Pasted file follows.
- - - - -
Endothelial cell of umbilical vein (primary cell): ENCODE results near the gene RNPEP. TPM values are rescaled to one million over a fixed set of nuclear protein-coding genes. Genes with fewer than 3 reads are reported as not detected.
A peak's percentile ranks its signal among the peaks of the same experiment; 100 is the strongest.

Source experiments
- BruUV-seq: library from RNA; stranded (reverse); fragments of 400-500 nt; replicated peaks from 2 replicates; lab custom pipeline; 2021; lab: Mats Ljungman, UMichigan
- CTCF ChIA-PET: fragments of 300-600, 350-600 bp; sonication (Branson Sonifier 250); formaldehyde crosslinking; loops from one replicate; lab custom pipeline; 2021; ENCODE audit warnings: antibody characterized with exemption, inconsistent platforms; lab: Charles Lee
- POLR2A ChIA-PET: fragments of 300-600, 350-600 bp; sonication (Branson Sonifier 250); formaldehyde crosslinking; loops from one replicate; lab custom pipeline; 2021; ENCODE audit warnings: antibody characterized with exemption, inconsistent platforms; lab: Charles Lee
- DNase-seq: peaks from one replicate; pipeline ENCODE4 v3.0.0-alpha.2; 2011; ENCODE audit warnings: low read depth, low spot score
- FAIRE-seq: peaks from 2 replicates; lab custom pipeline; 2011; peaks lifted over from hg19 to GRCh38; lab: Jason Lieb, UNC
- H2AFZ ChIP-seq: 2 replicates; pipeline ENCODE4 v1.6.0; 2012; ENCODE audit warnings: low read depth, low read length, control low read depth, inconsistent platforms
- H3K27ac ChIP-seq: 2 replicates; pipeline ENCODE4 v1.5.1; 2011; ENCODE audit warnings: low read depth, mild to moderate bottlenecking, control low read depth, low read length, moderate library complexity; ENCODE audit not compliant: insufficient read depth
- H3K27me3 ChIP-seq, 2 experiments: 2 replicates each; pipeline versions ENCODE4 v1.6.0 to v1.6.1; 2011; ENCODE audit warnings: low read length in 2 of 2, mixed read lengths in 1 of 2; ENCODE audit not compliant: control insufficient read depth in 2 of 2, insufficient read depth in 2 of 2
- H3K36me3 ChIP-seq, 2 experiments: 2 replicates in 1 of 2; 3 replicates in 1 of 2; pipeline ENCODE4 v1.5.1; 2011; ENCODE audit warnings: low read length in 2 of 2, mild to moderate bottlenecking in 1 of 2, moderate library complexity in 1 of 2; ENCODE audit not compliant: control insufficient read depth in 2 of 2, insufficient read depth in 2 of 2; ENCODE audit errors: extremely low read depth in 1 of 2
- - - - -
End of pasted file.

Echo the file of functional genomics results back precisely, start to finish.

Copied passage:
Endothelial cell of umbilical vein (primary cell): ENCODE results near the gene RNPEP. TPM values are rescaled to one million over a fixed set of nuclear protein-coding genes. Genes with fewer than 3 reads are reported as not detected.
A peak's percentile ranks its signal among the peaks of the same experiment; 100 is the strongest.

Source experiments
- BruUV-seq: library from RNA; stranded (reverse); fragments of 400-500 nt; replicated peaks from 2 replicates; lab custom pipeline; 2021; lab: Mats Ljungman, UMichigan
- CTCF ChIA-PET: fragments of 300-600, 350-600 bp; sonication (Branson Sonifier 250); formaldehyde crosslinking; loops from one replicate; lab custom pipeline; 2021; ENCODE audit warnings: antibody characterized with exemption, inconsistent platforms; lab: Charles Lee
- POLR2A ChIA-PET: fragments of 300-600, 350-600 bp; sonication (Branson Sonifier 250); formaldehyde crosslinking; loops from one replicate; lab custom pipeline; 2021; ENCODE audit warnings: antibody characterized with exemption, inconsistent platforms; lab: Charles Lee
- DNase-seq: peaks from one replicate; pipeline ENCODE4 v3.0.0-alpha.2; 2011; ENCODE audit warnings: low read depth, low spot score
- FAIRE-seq: peaks from 2 replicates; lab custom pipeline; 2011; peaks lifted over from hg19 to GRCh38; lab: Jason Lieb, UNC
- H2AFZ ChIP-seq: 2 replicates; pipeline ENCODE4 v1.6.0; 2012; ENCODE audit warnings: low read depth, low read length, control low read depth, inconsistent platforms
- H3K27ac ChIP-seq: 2 replicates; pipeline ENCODE4 v1.5.1; 2011; ENCODE audit warnings: low read depth, mild to moderate bottlenecking, control low read depth, low read length, moderate library complexity; ENCODE audit not compliant: insufficient read depth
- H3K27me3 ChIP-seq, 2 experiments: 2 replicates each; pipeline versions ENCODE4 v1.6.0 to v1.6.1; 2011; ENCODE audit warnings: low read length in 2 of 2, mixed read lengths in 1 of 2; ENCODE audit not compliant: control insufficient read depth in 2 of 2, insufficient read depth in 2 of 2
- H3K36me3 ChIP-seq, 2 experiments: 2 replicates in 1 of 2; 3 replicates in 1 of 2; pipeline ENCODE4 v1.5.1; 2011; ENCODE audit warnings: low read length in 2 of 2, mild to moderate bottlenecking in 1 of 2, moderate library complexity in 1 of 2; ENCODE audit not compliant: control insufficient read depth in 2 of 2, insufficient read depth in 2 of 2; ENCODE audit errors: extremely low read depth in 1 of 2